The Department of Risk, Insurance and Healthcare Management (RIHM) at Temple University’s Fox School of Business has received a $50,000 grant from the Spencer Educational Foundation via a donation from property insurer FM Global.
The $50,000 Loss Prevention Education Grant will be used to develop course materials to help Temple students understand how engineering plays a role in loss prevention for property and safety risks, said Michael McCloskey, an instructor in the RIHM Department.
“We are thrilled to have the opportunity to partner with FM Global and Spencer,” said McCloskey, who will develop five modules and video materials that will be included in undergraduate and graduate curricula.
“The foundation’s mission is to fund the education of tomorrow’s industry leaders,” said Peggy Accordino, chairwoman of the Spencer Educational Foundation. “Through this grant and the generosity of FM Global, we are funding the body of knowledge and resources that are available to tomorrow’s leaders.”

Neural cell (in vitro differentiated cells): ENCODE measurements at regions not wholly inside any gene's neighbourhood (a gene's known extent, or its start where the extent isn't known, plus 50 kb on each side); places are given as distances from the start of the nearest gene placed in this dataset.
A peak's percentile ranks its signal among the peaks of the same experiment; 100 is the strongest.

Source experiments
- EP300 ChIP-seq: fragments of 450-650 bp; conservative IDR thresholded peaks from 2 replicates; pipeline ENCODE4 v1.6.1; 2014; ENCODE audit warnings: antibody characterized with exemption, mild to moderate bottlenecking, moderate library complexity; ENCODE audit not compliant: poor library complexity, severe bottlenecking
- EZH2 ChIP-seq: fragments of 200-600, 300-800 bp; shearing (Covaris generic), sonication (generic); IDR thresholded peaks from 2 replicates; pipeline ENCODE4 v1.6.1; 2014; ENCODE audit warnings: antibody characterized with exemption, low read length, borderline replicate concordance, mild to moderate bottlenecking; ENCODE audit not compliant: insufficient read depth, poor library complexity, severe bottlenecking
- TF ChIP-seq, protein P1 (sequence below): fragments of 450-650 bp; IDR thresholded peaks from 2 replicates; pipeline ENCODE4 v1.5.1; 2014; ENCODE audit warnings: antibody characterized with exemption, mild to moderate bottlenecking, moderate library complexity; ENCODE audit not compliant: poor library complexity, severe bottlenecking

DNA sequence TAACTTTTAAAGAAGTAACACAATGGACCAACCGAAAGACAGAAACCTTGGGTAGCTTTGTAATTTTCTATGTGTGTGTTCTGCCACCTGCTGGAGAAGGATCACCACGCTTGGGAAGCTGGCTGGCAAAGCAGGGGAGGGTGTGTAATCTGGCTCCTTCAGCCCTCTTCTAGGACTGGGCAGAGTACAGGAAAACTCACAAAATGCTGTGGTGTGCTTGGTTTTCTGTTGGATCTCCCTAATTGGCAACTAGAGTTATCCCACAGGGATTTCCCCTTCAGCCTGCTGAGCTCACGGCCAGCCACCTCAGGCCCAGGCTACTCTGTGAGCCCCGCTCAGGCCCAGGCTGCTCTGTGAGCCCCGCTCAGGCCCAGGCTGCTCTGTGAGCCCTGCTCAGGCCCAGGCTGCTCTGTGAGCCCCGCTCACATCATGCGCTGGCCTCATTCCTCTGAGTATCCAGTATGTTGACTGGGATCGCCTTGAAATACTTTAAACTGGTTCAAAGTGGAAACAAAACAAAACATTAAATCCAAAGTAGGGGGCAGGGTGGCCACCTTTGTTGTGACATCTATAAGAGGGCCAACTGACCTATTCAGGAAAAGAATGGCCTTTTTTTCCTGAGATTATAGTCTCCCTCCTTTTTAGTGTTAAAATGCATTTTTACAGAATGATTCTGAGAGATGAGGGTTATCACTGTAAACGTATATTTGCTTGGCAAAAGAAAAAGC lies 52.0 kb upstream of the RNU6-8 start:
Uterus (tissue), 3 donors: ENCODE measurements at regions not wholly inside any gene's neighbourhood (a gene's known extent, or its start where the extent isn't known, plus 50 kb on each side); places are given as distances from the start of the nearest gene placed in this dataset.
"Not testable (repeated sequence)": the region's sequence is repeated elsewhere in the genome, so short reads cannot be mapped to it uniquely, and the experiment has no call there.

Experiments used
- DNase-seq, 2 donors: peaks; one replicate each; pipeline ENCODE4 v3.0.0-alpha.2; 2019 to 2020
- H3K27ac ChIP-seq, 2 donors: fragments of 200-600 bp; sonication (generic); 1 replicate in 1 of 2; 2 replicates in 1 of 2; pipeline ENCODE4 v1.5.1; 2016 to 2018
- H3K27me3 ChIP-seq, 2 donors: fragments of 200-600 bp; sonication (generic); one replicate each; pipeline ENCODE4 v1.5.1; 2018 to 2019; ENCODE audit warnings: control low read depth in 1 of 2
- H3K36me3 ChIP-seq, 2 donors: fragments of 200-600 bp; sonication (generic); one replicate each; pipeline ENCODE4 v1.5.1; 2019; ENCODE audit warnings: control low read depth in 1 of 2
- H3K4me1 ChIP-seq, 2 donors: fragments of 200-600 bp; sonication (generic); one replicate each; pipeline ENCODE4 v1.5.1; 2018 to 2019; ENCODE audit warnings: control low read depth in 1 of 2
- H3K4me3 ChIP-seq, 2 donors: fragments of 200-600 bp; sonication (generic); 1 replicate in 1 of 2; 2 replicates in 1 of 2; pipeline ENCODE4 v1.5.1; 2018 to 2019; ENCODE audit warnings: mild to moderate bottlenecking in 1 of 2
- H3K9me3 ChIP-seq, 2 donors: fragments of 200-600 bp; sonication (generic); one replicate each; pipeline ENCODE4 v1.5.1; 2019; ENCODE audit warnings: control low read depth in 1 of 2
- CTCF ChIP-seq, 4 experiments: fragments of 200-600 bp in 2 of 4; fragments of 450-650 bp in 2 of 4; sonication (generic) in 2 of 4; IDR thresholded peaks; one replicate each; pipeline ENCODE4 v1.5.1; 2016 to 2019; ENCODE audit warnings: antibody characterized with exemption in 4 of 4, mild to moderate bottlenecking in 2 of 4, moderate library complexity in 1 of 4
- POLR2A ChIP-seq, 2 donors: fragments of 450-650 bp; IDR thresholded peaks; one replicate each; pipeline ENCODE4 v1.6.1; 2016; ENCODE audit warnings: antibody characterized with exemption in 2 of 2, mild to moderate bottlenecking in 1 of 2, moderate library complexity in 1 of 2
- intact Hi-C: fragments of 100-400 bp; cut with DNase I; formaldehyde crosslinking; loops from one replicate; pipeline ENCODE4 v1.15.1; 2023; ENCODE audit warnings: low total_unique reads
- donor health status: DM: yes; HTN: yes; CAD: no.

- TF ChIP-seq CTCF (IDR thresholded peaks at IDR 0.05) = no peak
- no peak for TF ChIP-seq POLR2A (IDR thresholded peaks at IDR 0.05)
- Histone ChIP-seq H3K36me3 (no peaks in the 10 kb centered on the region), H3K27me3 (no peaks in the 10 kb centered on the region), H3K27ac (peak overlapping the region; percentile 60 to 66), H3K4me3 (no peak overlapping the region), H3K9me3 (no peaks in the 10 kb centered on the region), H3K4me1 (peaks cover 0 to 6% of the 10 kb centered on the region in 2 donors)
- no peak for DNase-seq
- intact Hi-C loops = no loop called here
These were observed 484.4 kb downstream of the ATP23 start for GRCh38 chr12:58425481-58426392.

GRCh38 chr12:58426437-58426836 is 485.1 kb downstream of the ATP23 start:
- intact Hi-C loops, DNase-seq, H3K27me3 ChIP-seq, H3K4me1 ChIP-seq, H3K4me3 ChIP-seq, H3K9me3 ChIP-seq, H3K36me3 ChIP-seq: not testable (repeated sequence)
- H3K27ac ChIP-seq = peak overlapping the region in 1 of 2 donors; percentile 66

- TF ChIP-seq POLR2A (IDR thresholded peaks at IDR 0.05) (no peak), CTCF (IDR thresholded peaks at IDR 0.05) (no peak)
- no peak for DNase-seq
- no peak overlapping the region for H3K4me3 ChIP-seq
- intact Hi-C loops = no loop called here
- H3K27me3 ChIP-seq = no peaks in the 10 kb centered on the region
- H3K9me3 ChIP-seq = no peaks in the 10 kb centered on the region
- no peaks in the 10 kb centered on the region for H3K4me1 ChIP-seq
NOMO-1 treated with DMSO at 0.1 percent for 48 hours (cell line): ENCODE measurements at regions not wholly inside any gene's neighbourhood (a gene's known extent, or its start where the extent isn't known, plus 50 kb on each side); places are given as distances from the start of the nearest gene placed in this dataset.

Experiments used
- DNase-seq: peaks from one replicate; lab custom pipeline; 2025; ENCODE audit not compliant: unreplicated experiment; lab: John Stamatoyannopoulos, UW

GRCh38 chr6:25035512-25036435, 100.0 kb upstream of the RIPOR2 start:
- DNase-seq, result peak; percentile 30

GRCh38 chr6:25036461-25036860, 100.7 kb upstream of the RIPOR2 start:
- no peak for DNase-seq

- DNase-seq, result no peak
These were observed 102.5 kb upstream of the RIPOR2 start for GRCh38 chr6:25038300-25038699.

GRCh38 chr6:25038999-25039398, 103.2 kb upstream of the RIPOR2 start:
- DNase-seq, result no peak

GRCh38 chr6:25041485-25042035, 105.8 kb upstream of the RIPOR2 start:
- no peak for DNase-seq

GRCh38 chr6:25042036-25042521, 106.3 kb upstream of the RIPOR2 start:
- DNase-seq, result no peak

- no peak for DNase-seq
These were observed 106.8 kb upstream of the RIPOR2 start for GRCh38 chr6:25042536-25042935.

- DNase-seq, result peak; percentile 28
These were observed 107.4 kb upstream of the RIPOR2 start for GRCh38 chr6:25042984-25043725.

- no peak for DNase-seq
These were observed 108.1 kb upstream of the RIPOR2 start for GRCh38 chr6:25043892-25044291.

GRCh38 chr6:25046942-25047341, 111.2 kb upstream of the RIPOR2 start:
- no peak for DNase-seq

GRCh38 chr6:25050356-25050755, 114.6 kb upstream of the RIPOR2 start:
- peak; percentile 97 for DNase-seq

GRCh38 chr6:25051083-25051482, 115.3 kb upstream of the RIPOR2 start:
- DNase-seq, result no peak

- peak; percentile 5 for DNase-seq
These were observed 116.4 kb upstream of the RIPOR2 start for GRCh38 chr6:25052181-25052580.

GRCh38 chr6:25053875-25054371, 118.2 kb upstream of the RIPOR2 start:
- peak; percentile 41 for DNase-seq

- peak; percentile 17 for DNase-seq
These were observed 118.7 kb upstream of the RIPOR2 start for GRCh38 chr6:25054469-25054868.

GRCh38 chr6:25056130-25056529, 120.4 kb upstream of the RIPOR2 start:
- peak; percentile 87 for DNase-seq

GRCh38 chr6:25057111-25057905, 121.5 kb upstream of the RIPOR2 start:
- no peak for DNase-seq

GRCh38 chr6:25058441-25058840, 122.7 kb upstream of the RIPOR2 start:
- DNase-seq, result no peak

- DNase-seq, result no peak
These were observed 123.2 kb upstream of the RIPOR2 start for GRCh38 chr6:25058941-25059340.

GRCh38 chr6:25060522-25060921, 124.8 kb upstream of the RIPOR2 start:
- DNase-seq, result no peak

FM Global, a Johnston, R.I.-based insurer, in 2008 contributed $525,000 to the Spencer Educational Foundation. The funding aimed to assist universities in developing loss prevention-related courses and to provide scholarships for students pursuing degrees in risk management or insurance.
“We are pleased to fund this grant which will enhance the education of risk management and insurance students regarding loss prevention and safety issues,” said Brion Callori, FM Global’s senior vice president of engineering and research. “By educating students on the value of engineering and how losses are preventable, not inevitable, they can help the organizations they will work for become more resilient.”
At the May 16, 2013, joint commencement ceremony of Temple University’s Fox School of Business and School of Tourism and Hospitality Management (STHM), nearly 725 Fox School undergraduates and 175 graduate students are scheduled to receive their degrees.